Dallas Roofing: Article About Ventilation
Ventilation is not only a requirement under the national building codes, but it is also essential for a home's structural integrity, function of the roof and comfort of the residents. National guidelines require that houses have a specific ratio of ventilation although the needs depend upon a few additional factors such as the inclusion of water barriers. Property owners can work with an experienced Dallas roofing service to ensure that their house has the right balance of incoming and outgoing air ventilating the attic and roof.
The most common vents found on a home are passive vents. These do not require any electrical power and are always open to the outdoors. The vent's opening usually has some sort of a cover, which might consist of mesh wire, angled slats or louvered doors. The national building code guidelines require a minimum of 1 square foot of vent opening to every 150 square feet of roof surface. If the roofers have placed a vapor barrier, a lower ratio of 1 to 300 is required. Any vapor barriers must be installed on the interior side, which is warmer in the wintertime.
Types of passive air vents for intake include soffit and cornice vents.
The roofing experts at Total roofing of Dallas TX can assist you with any questions regarding gutters or emergency repairs.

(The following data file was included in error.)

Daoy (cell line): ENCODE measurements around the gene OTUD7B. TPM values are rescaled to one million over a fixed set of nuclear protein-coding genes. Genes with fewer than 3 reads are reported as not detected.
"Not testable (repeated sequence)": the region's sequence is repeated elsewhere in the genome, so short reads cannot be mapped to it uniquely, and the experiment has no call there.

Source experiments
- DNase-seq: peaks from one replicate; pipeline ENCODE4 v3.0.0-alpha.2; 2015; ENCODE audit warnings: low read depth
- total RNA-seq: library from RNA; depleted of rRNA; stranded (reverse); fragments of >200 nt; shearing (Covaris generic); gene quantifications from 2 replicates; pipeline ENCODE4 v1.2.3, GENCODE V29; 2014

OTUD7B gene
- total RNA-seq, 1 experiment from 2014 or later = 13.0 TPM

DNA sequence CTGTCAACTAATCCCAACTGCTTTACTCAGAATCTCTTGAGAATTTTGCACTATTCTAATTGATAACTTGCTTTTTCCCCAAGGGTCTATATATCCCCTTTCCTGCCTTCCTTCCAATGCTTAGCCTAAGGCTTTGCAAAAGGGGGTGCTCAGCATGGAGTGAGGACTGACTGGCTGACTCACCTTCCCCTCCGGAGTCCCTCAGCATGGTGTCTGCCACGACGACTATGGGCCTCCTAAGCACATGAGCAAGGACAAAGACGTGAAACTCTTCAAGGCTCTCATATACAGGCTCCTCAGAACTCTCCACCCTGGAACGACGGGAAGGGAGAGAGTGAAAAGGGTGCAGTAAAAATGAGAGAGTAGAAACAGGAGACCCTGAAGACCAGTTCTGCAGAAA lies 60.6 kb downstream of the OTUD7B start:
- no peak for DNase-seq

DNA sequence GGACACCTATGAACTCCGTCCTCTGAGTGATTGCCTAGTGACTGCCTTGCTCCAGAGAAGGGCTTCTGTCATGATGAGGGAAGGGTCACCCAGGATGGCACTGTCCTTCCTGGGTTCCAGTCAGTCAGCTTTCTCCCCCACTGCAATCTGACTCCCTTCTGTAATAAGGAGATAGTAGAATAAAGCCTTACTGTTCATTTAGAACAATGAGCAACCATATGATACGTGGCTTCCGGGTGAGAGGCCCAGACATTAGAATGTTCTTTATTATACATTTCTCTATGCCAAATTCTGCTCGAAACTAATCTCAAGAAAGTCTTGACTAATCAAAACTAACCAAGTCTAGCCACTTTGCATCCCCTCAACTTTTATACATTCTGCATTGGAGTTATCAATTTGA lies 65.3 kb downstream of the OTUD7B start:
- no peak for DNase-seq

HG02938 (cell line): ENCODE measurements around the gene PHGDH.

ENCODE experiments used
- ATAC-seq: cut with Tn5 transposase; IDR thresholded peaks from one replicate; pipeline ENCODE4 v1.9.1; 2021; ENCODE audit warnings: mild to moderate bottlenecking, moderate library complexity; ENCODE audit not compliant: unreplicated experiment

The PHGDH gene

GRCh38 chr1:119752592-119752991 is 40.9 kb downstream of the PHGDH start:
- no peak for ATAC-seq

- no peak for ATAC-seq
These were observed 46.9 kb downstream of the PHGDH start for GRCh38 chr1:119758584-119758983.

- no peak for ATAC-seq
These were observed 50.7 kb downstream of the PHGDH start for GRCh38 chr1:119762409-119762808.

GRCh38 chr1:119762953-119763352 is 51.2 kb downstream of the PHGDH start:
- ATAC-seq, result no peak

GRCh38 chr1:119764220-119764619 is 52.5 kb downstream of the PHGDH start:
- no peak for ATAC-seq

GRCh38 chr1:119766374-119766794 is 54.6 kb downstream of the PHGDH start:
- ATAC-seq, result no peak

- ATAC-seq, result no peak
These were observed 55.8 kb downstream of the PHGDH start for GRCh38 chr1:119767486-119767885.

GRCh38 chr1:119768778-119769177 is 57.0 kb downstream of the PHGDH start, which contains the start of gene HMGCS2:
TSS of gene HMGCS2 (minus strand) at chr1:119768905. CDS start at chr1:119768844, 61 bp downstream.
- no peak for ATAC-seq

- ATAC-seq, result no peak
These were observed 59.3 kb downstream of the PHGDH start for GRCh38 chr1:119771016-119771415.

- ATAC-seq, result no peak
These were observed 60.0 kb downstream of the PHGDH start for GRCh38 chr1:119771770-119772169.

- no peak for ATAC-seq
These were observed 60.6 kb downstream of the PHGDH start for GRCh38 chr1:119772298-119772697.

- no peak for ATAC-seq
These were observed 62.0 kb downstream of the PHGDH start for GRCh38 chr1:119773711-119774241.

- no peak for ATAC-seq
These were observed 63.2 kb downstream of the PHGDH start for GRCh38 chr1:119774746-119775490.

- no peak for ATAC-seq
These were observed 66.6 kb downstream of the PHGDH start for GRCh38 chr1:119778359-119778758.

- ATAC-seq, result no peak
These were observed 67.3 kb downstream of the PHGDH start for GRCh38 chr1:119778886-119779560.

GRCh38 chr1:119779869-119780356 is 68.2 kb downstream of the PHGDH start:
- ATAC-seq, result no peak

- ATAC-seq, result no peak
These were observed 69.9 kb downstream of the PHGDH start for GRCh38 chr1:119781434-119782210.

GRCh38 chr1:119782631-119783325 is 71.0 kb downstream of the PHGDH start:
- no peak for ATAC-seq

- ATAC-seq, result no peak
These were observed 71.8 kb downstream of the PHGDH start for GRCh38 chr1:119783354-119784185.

These are located around the roof's eaves and are not visible from the curb. Homes that do not have an adequate overhang for the installation of regular soffit vents can use continuous vents, which run along the roof's perimeter and are only a few inches wide.
Exhaust vents are typically located at the roof's highest point. This is because hot air rises and can be passively ventilated to the environment through static openings. Passive exhaust vents include ridge and gable vents. They are matched in color to the home's siding, shingles or tiles and typically last for as long as the home's other exterior materials. They do not require any maintenance other than removing obstructions, such as birds' nests, that might occasionally develop. Turbines are large and tricky to install but operate with a minimal amount of noise. A turbine moves as a result of airflow already occurring in an attic, and they work best on roofs with a moderate to steep slope.
Power ventilators are another way to achieve the recommended rate of ventilation underneath the rooftop. These systems can include whole house or attic fans as well as vents that have powered louvers. Some of the newest technology for venting equipment includes solar powered vents that open when the sun is shining and close at night.